), the current job system can work well in theory.
We also see differences among contingent faculty members in the statistics on earnings. On the 2004 NSOPF, part-time faculty members in the humanities reported earning an average basic institutional salary of just over $10,000 in calendar year 2003. (All dollar amounts are in 2003 dollars.) Salaries ranged from $2,000 on average for the bottom 10% of earners to $22,000 for the top 10%. The graph shows salary ranges for part-time faculty members in the humanities in more detail; 28.1% earned less than $4,000 in basic salary in calendar year 2003, while 14.0% earned $20,000 or more. These figures are salaries from respondents’ primary postsecondary employers; some respondents earned additional income from teaching at other colleges and universities. Variations in household income further illustrate differences among contingent faculty members. Household incomes ranged from $24,000 for the bottom 10% to $125,000 for the top 10% in 2003. These wide ranges in salary and income suggest significant disparities in standards of living for contingent faculty members and thus in their experiences of contingency.
Salary Ranges for Part-Time Humanities Faculty Members in 2003, by Percentage
I hope I’ve indeed shown that all contingent faculty members are not alike in significant ways, but I don’t think our main problem lies in the accuracy of this perception. What is obvious by now is that the classification “non-tenure-track faculty” is too broad to describe all the experiences of those in contingent positions. We should be asking some pressing questions as the academic workforce goes through more changes. Should the majority of those teaching in postsecondary institutions go without the protections of tenure or its equivalent? What is the appropriate terminal degree for different levels of postsecondary teaching? Is the current four-tiered system (teaching and research faculty, tenure- and non-tenure-track faculty) appropriate for today’s students and for the kinds of careers we expect society to afford those who earn graduate degrees in our fields? I could go on, but there’s one fundamental question I want to leave you with, one I ask myself every day: Can’t we as a profession agree to do whatever is necessary so that all academic positions offer adequate compensation, job security, and professional dignity?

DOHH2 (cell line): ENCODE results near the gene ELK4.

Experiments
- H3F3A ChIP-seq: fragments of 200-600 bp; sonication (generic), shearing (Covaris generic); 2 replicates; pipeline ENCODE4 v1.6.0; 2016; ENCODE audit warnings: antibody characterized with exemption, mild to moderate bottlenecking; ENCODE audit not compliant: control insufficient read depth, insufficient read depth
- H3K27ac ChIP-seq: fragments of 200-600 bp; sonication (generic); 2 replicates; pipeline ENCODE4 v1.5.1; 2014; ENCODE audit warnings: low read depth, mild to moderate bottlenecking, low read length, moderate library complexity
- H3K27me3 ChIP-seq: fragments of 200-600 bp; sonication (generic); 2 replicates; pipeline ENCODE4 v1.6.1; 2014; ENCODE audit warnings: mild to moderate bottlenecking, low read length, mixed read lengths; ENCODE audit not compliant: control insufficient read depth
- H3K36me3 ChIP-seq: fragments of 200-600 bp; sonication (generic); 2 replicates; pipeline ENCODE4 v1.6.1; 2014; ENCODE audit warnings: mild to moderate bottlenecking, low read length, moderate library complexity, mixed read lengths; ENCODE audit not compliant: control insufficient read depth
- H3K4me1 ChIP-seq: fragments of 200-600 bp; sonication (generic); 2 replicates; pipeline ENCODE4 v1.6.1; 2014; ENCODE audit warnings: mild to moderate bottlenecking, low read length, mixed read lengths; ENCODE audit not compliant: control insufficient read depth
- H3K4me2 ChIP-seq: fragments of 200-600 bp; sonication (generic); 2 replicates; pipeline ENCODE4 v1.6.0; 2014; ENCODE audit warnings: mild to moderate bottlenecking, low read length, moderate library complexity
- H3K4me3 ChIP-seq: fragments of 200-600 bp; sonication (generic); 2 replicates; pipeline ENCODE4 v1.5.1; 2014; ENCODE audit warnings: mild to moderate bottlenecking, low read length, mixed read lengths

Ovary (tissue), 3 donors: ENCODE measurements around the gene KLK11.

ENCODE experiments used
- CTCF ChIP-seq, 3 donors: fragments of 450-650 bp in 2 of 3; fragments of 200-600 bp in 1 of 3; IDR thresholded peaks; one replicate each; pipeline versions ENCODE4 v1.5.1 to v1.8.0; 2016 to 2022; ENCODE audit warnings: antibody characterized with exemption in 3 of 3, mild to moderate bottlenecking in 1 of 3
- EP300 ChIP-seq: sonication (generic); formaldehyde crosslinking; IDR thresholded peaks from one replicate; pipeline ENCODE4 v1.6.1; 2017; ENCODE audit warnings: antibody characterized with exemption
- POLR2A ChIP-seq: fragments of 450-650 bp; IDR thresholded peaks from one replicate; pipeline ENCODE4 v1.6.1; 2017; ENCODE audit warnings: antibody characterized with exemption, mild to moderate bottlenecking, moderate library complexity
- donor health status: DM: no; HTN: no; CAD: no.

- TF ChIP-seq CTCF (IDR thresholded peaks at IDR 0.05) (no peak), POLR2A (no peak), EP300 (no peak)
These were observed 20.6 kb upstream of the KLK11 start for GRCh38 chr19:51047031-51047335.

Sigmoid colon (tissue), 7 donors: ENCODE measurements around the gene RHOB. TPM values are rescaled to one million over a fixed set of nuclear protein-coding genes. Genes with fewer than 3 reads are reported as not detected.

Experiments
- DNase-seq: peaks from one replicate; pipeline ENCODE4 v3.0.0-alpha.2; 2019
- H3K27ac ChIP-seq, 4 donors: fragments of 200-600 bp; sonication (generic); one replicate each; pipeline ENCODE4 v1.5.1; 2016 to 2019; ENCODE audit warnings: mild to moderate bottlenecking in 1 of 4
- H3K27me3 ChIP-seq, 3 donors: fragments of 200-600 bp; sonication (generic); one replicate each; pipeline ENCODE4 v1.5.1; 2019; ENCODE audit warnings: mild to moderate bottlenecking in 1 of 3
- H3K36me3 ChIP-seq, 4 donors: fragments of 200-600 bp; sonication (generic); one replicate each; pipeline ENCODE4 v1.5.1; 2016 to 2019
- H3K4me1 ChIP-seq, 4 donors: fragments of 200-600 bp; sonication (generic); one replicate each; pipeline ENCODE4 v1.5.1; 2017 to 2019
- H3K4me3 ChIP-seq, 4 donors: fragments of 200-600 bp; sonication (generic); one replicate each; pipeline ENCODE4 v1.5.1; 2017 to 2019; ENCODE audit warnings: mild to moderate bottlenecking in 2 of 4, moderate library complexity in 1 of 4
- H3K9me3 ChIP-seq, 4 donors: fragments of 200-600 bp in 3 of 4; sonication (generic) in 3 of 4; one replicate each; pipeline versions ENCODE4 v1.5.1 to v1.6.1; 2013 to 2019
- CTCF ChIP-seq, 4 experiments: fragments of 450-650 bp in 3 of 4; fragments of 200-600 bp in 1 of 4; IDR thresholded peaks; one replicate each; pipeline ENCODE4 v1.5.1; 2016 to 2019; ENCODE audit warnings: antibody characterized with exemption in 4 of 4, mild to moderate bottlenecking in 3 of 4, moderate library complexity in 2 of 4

Coalition on the Academic Workforce. One Faculty Serving All Students
. Coalition on the Academic Workforce, Feb. 2010. Web. 30 Mar. 2010.
Laurence, David. Demography of the Faculty: A Statistical Portrait of English and Foreign Languages
. Modern Language Association
. MLA, 10 Dec. 2008. Web. 29 Mar. 2010.
MLA Executive Council. MLA Issue Brief: The Academic Workforce. Modern Language Association
MLA, 2009. Web. 30 Mar. 2010.
National Center for Education Statistics. 2004 National Study of Postsecondary Faculty
. Natl. Center for Educ. Statistics, 2005. Web. 29 Mar. 2010.A National Survey of Part-Time/Adjunct Faculty
. Issue of American Academic
2 (2010): 1–16. Web. 30 Mar. 2010.
2007 ADE Ad Hoc Committee on Staffing. Education in the Balance: A Report on the Academic Workforce in English. Modern Language Association
. MLA, 10 Dec. 2008. Web. 29 Mar. 2010.